QR1820-110

 

Heritage Roses

Towards rose plants and soil for continued maintenance and refurbishment of the Nancy Steen Garden

$615.00

Eligible

QR1820-117

 

Gladstone Tennis Club

Towards tennis balls and a tennis ball machine for “Tennis Squads Development Programme” for young tennis players

$3,000.00

Eligible

QR1820-119

 

Richmond Rovers Rugby League and Sports Club Incorporated

Towards festival entry fees and the purchase of warm up tee shirts for Kiwi Junior Rugby League Festival 2017.

$960.00

Eligible

Total       

 

 

$31,413

 

 

Comments

4.       The Auckland Council Community Grants Policy supports each local board to adopt a grants programme (see Attachment A).

5.       The local board grants programme sets out:

·        local board priorities

·        lower priorities for funding

·        exclusions

·        grant types, the number of grant rounds and when these will open and close

·        any additional accountability requirements.

6.       The Waitematā Local Board will operate three quick response and two local grant rounds for this financial year. The first quick response round closed on 5 June 2017.

7.       The community grant programmes have been extensively advertised through the council grants webpage, local board webpages, local board e-newsletters, Facebook pages, council publications, radio, and community networks.

8.       For the 2017/2018 financial year, the Waitematā Local Board set a total community grants budget of $125,000.

9.       Seventeen applications were received in this round, with a total requested of $31,413.

Consideration

Local board views and implications

10.     Local boards are responsible for the decision-making and allocation of local board community grants. The Waitematā Local Board is required to fund, part-fund or decline these grant applications against the local board priorities identified in the local board grant programme.

11.     The board is requested to note that section 50 of the Community Grants Policy states “We will also provide feedback to unsuccessful grant applicants about why they have been declined, so they will know what they can do to increase their chances of success next time.”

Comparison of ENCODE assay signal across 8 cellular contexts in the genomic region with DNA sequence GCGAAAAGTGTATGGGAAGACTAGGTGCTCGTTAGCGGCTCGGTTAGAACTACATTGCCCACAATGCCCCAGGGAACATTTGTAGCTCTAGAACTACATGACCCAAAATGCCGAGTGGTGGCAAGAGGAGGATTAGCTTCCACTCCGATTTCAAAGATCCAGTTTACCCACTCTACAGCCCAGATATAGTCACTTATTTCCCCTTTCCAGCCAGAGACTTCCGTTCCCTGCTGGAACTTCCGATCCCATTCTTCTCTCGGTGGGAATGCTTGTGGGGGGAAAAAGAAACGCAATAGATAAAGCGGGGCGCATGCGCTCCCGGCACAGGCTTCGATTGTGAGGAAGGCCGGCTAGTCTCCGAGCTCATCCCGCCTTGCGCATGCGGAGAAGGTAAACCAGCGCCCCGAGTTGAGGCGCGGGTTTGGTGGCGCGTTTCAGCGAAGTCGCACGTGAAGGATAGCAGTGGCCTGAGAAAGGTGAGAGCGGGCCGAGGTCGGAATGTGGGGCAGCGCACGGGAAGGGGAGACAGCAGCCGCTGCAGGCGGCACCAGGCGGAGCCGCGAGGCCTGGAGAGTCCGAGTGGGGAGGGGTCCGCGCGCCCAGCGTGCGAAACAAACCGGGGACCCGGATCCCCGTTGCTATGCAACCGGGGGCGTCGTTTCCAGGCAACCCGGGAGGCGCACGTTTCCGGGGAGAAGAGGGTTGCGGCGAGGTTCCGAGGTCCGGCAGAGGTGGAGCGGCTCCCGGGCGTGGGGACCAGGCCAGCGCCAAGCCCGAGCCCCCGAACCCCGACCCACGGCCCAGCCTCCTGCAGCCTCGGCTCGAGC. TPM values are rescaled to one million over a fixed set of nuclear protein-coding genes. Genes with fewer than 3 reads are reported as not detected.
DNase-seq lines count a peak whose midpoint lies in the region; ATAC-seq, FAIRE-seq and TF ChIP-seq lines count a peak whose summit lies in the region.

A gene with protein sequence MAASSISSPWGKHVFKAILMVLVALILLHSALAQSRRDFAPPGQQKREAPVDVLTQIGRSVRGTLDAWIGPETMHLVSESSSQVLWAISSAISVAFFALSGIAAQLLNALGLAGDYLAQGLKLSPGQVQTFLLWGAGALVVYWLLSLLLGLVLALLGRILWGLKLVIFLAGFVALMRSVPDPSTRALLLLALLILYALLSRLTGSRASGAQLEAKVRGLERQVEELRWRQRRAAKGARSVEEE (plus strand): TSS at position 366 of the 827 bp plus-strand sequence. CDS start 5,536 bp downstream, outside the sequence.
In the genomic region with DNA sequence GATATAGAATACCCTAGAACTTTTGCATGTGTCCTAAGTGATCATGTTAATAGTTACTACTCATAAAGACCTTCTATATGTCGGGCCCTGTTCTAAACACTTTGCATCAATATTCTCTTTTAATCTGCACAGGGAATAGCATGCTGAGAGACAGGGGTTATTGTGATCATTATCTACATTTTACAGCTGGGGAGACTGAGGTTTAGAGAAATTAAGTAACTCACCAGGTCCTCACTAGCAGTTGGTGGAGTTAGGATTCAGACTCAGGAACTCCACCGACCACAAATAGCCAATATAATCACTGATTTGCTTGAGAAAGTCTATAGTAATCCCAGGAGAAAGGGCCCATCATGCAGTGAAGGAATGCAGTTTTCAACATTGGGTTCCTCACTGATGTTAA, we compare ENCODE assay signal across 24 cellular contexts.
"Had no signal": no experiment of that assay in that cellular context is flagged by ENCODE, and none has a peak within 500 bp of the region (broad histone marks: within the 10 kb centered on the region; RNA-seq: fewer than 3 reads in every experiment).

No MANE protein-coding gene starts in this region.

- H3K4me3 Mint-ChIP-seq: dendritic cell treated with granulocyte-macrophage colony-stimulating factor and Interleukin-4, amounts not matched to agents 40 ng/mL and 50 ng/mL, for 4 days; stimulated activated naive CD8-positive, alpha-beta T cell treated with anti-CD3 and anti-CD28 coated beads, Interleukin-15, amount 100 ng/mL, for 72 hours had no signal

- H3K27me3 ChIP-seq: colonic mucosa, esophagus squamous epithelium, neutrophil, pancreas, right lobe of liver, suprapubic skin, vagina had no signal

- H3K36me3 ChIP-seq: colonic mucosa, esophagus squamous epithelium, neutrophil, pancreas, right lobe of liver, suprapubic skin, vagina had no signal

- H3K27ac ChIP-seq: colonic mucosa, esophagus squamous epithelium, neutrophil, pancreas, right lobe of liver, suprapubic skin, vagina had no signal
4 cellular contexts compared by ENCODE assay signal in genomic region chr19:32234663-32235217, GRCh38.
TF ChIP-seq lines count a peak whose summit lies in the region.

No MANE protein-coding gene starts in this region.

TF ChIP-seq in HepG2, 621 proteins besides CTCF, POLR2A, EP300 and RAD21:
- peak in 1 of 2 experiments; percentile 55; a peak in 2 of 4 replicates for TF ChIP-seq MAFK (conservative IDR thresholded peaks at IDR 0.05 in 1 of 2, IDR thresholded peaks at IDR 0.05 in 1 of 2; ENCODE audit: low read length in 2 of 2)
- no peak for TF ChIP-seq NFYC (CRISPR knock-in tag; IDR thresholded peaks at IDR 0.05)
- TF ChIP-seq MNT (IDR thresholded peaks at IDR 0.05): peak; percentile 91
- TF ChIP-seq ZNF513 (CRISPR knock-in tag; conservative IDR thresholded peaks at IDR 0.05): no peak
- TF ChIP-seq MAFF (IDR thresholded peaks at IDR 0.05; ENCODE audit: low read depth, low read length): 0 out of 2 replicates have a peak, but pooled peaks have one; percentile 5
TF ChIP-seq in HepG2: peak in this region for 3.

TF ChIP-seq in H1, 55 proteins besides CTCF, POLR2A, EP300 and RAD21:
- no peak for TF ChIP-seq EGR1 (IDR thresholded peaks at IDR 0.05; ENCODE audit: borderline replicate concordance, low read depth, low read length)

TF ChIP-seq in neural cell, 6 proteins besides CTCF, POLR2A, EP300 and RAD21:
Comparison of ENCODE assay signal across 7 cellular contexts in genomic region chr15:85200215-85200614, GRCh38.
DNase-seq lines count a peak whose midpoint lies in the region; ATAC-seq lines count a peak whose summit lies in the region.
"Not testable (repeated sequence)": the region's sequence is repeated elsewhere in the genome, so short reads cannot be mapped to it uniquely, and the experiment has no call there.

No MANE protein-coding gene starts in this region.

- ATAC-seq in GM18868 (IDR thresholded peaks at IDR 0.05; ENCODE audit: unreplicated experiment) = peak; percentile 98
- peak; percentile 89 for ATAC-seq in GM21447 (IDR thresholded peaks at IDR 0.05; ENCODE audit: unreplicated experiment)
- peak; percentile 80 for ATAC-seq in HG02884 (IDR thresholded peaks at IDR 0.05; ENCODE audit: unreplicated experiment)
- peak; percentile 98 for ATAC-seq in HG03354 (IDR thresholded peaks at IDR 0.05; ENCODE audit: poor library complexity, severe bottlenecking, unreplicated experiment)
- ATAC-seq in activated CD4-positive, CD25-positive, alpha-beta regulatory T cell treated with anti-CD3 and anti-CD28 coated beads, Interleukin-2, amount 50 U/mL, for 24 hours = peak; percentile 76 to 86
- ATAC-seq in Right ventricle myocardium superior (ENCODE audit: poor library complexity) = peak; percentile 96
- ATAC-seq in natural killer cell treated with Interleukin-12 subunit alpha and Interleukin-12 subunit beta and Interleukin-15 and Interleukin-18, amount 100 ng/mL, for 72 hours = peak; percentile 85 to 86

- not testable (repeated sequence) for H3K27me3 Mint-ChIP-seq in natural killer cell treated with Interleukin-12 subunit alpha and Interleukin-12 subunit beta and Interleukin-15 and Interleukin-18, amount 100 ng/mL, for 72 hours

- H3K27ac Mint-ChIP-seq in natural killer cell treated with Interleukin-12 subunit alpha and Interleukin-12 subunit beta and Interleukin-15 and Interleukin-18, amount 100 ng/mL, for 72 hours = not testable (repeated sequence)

12.     A summary of each application is attached (see Attachment B).

Māori impact statement

13.     The provision of community grants provides opportunities for all Aucklanders to undertake projects, programmes, activities that benefit a wider range of individuals and groups, including Maori. As a guide for decision-making, in the allocation of community grants, the new community grants policy supports the principle of delivering positive outcomes for Maori.

Implementation

14.     The allocation of grants to community groups is within the adopted Long Term Plan 2015-2025 and local board agreements.

15.     Following the Waitematā Local Board allocating funding for this grant round, Commercial and Finance staff will notify the applicants of the local board’s decision.

 

 

Attachments

No.

Title

Page

a

Waitematā Grants Programme 2017/2018

131

b

2017/2018 Waitematā quick response round one grant applications

135

     

Signatories

Authors

Jaimee Wieland - Senior Community Grants Advisor

Authorisers

Marion Davies - Community Grants Operations Manager

Jennifer Rose - Operations Support Manager

Kathryn Martin - Relationship Manager/Senior Advisor

 


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18 July 2017

 

 

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Waitematā Local Board

18 July 2017

 

 

Local board involvement in regional strategic priority workshops on the Long-term Plan 2018-2028

 

File No.: CP2017/13752

 

  

 

Purpose

1.       The purpose of this report is to ask each local board to nominate a local board member to attend workshops to determine regional strategic priorities for the Long-term Plan 2018-2028 (LTP 2018-2028).

Executive summary

2.       The LTP 2018-2028, our 10-year budget for Auckland, will set the direction for investing in our city over the next decade. The Mayor is inviting a local board member from each local board to attend initial regional strategic priority workshops on the LTP 2018-2028. 

3.       Over the next year of LTP 2018-2028 development, local boards will also hold workshops and meetings to propose local priorities, consult with local communities and provide formal feedback on regional strategic priorities. 

 

Recommendation/s